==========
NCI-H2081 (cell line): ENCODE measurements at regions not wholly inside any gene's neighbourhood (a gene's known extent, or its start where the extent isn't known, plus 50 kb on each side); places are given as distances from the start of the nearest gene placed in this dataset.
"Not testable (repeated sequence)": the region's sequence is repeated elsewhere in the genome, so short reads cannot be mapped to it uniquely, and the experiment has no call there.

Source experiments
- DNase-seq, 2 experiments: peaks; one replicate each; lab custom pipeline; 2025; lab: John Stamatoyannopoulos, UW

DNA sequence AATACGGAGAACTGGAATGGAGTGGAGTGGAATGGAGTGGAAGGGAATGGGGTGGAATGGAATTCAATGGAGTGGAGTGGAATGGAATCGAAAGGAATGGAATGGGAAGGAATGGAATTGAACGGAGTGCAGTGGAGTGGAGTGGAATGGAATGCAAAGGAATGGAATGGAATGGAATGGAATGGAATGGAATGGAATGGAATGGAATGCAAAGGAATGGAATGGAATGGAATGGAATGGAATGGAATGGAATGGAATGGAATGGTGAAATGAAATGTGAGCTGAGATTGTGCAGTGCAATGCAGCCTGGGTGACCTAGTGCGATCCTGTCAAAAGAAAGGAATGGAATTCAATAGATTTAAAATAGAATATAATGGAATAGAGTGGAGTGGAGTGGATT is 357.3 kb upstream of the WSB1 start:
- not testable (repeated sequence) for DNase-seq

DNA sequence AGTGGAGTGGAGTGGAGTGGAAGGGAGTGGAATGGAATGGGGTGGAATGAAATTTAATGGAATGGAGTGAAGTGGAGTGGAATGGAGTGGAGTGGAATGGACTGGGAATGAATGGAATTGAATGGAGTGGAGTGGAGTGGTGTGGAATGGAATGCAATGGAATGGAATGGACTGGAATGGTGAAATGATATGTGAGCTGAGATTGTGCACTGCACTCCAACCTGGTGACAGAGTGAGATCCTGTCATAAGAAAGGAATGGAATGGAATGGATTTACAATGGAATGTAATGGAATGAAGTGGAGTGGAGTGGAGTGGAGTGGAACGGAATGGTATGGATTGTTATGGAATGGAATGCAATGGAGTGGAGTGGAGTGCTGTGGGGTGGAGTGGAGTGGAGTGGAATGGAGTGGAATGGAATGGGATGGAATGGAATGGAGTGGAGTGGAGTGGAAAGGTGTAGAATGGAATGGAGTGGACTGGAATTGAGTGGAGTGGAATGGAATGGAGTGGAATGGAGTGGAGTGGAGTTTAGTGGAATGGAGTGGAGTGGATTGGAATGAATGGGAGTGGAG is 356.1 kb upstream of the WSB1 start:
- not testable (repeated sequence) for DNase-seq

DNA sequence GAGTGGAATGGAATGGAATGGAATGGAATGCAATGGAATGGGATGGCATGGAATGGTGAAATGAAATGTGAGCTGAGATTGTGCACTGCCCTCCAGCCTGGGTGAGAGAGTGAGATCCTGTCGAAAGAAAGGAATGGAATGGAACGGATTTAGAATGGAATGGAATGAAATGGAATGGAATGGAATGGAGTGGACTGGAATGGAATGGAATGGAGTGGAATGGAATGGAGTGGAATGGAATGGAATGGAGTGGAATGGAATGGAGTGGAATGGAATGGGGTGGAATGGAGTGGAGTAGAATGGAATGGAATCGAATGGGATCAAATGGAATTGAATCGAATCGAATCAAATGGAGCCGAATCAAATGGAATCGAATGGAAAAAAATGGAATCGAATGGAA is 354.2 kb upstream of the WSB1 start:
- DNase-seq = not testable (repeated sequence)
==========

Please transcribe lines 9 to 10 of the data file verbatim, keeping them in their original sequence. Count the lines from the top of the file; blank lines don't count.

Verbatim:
DNA sequence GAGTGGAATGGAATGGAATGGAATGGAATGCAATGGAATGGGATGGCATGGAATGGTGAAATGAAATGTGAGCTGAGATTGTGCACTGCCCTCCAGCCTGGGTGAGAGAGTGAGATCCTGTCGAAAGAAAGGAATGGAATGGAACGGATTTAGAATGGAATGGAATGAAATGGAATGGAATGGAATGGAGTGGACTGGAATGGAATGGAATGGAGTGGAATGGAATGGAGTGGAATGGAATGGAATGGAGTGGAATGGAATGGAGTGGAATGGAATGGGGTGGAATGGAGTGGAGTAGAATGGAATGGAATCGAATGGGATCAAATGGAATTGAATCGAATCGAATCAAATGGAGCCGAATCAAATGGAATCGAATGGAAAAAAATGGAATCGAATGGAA is 354.2 kb upstream of the WSB1 start:
- DNase-seq = not testable (repeated sequence)